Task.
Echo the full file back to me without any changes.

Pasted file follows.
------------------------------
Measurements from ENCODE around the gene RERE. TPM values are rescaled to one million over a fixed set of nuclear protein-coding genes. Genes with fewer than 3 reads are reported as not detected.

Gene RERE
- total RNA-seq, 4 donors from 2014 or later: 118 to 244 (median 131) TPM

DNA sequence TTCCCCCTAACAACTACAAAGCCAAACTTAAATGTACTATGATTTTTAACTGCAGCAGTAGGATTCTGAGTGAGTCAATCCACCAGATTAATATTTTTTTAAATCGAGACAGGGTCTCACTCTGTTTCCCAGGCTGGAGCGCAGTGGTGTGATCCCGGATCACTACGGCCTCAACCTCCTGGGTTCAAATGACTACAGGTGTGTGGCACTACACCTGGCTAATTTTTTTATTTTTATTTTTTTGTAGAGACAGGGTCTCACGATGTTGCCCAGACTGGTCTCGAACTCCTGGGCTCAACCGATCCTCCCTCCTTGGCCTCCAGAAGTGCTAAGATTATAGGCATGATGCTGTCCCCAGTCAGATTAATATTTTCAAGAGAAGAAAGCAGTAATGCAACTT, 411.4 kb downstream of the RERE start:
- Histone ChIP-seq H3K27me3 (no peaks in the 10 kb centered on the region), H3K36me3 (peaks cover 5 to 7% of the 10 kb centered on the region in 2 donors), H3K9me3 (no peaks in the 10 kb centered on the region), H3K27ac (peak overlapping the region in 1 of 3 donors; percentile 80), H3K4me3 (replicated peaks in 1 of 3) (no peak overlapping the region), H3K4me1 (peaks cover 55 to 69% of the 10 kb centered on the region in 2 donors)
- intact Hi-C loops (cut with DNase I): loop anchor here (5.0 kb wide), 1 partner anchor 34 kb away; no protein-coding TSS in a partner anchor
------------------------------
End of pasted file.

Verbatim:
Measurements from ENCODE around the gene RERE. TPM values are rescaled to one million over a fixed set of nuclear protein-coding genes. Genes with fewer than 3 reads are reported as not detected.

Gene RERE
- total RNA-seq, 4 donors from 2014 or later: 118 to 244 (median 131) TPM

DNA sequence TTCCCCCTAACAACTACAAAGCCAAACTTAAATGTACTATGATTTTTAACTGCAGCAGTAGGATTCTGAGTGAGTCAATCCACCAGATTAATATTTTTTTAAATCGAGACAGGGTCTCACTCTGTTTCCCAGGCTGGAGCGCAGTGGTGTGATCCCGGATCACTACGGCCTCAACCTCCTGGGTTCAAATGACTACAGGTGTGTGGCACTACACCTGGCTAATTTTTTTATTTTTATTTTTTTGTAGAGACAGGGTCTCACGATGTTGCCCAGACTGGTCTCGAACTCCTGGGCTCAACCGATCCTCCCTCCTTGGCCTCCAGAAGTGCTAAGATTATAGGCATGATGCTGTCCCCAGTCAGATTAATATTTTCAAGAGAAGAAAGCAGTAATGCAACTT, 411.4 kb downstream of the RERE start:
- Histone ChIP-seq H3K27me3 (no peaks in the 10 kb centered on the region), H3K36me3 (peaks cover 5 to 7% of the 10 kb centered on the region in 2 donors), H3K9me3 (no peaks in the 10 kb centered on the region), H3K27ac (peak overlapping the region in 1 of 3 donors; percentile 80), H3K4me3 (replicated peaks in 1 of 3) (no peak overlapping the region), H3K4me1 (peaks cover 55 to 69% of the 10 kb centered on the region in 2 donors)
- intact Hi-C loops (cut with DNase I): loop anchor here (5.0 kb wide), 1 partner anchor 34 kb away; no protein-coding TSS in a partner anchor